LONDON — John Lewis Group on Tuesday said it has set aside £36 million to cover potential breaches to minimum wage law it may have committed.
John Lewis, which has a reputation as one of the UK’s most employee-friendly companies, hasn’t technically paid people below minimum wage. The mistake, discovered internally by a recent investigation, is a mathematical breach.
John Lewis Group, which owns the eponymous department store and upmarket supermarket Waitrose, introduced a practice called pay averaging in 2006, where staff working on certain short-term or flexible contracts had their pay averaged out over the year and paid in monthly installments.
For example, if somebody only worked weekends, their pay packet might differ month on month as some months have 4 weekends and some 5. By averaging pay across the year, John Lewis gave staff certainty over how much they would earn every month. Another example is staff who only work term-time and care for their children during half-terms.
However, while John Lewis set up the policy with good intentions, the company says it “may not meet the strict timing requirements for calculating compliance with the National Minimum Wage regulations.” In the months where staff are doing the bulk of their work, John Lewis was effectively not paying them the minimum legally required per hour.
The company is now working with HMRC to resolve the problem. It is not clear how many of John Lewis’ current and former staff will be affected but it is understood to be in the thousands. John Lewis, which is the UK’s largest employee-owned business, currently employs 86,700 people.
The £36 million John Lewis has set aside is the maximum the company thinks it will have to payout over the mistake and covers payments to staff, National Insurance, pension costs, and other associated costs.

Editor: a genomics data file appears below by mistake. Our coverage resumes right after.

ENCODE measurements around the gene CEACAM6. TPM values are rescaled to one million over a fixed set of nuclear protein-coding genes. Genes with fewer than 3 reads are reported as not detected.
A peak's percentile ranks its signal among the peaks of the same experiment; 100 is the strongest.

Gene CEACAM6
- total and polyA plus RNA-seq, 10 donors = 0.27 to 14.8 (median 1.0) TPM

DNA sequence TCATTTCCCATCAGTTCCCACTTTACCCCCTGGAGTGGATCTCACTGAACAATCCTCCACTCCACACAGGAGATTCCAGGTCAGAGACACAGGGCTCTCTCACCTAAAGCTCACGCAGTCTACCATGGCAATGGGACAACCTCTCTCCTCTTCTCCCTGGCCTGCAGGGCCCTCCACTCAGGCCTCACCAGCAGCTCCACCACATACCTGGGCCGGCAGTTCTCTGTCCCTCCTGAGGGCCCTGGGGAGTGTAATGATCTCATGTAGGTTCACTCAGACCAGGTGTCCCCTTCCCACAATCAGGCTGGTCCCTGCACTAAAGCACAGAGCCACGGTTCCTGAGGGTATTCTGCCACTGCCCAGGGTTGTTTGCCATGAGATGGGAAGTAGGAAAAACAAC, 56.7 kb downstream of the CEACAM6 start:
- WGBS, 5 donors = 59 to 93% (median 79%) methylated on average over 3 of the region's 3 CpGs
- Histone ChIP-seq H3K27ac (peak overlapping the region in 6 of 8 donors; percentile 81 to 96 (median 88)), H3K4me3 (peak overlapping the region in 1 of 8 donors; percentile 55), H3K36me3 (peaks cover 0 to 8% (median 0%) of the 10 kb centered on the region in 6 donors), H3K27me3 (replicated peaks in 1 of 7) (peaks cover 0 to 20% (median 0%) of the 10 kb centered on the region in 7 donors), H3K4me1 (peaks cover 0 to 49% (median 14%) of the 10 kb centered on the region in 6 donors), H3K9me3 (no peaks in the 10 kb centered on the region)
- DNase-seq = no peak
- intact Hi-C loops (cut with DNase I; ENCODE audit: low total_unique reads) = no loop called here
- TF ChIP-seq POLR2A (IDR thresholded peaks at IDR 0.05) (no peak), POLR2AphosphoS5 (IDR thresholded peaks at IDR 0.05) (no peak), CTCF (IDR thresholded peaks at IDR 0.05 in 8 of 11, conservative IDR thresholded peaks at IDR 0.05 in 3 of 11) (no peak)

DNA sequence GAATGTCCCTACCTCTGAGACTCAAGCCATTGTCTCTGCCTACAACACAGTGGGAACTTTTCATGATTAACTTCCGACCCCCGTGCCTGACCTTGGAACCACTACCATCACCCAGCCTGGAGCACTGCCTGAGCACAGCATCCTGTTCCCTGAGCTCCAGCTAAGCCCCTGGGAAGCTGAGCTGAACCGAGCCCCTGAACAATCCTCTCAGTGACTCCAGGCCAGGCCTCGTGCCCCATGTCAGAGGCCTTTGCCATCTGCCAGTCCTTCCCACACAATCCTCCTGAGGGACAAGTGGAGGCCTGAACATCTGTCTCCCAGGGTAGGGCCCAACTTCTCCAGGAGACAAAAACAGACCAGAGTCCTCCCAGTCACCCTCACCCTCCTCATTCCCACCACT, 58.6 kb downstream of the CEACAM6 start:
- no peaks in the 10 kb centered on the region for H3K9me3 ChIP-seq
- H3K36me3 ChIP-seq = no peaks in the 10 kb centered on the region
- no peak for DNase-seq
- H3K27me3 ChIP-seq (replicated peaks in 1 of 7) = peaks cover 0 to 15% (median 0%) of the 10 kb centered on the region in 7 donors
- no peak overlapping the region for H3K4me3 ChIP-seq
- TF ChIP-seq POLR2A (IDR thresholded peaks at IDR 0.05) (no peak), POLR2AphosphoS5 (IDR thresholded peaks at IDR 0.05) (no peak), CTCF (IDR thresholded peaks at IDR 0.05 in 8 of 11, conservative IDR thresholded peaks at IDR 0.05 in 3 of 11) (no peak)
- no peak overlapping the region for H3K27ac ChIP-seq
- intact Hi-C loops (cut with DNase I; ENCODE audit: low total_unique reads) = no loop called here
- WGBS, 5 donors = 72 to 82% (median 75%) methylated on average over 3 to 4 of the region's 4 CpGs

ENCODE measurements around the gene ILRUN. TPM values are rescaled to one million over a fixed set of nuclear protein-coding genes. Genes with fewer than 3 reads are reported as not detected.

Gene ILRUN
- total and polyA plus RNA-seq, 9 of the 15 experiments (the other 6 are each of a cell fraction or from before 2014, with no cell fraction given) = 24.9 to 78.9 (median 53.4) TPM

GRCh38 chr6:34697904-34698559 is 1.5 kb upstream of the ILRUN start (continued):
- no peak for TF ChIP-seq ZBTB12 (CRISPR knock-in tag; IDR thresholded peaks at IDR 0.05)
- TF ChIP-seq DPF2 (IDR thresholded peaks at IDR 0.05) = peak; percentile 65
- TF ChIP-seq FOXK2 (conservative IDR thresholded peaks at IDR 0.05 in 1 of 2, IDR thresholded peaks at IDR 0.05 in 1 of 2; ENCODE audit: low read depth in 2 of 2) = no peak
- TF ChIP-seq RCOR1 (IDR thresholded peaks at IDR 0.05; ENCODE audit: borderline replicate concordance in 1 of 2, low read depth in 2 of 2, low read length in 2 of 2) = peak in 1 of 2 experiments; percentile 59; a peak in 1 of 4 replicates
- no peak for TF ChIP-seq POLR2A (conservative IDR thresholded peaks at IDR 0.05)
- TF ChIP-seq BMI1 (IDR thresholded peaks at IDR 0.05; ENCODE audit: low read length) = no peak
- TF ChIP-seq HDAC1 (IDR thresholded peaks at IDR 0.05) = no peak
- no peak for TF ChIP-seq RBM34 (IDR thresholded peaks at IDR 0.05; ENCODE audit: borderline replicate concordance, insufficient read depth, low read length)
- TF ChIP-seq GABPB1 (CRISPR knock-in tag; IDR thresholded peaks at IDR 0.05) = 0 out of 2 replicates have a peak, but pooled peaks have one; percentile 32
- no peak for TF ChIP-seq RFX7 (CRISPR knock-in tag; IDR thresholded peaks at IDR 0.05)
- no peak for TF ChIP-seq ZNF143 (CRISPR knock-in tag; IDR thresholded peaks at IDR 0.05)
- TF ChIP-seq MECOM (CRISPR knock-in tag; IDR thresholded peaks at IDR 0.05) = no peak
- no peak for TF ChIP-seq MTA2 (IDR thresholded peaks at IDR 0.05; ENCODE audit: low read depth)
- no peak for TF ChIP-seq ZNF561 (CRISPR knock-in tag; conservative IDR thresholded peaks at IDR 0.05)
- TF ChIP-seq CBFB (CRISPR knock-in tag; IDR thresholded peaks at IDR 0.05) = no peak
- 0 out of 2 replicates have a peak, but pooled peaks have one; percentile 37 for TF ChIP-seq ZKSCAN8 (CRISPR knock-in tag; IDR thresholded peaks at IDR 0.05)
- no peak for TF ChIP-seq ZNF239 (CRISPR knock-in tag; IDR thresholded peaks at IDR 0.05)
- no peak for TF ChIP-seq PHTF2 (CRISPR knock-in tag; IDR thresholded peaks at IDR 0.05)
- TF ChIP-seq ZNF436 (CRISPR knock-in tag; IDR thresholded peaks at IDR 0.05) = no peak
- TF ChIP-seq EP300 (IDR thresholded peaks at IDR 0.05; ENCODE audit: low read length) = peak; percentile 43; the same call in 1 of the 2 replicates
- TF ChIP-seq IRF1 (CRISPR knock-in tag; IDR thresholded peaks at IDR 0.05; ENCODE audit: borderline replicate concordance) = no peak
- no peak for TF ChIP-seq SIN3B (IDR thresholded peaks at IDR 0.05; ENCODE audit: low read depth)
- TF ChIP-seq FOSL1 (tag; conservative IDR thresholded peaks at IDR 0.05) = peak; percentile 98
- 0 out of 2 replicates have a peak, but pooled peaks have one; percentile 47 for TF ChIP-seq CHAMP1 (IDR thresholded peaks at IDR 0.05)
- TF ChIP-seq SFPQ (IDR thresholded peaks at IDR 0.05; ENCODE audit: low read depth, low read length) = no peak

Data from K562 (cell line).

John Lewis Group chairman Sir Charlie Mayfield says in a statement:
“HMRC are aware and we intend to work with them in order to resolve some of the key points regarding the way the National Minimum Wage Regulations apply to our pay arrangements and practices. We expect to do this as quickly as possible. However, it is likely these discussions will take some time to be completed.”
The disclosure of the £36 million provision comes in John Lewis’ annual report, published Tuesday. The report shows Mayfield has also waived his £66,000 bonus, taking total pay down by 7.4% to £1.4 million. Mayfield waived his bonus in solidarity with staff, after John Lewis cut its staff bonus to its lowest level since the 1950s.
The retailer took the decision to cut its bonus to maintain investment, warning that 2017 is set to be a difficult year. John Lewis announced that it is cutting 400 jobs to cope with consumer’s shift to online shopping.
More from Oscar Williams-Grut:
- The number of finance firms planning to move jobs out of the UK over Brexit is rising rapidly
- 10 things you need to know in markets today
- Sports Direct raises its bet on Debenhams
- Crowdfunding platform Seedrs will let people trade shares in private companies they invest in
- Lloyds’ finance director could become temporary CEO if Antonio Horta-Osório quits
NOW WATCH: Money & Markets videos
Business Insider Emails & Alerts
Site highlights each day to your inbox.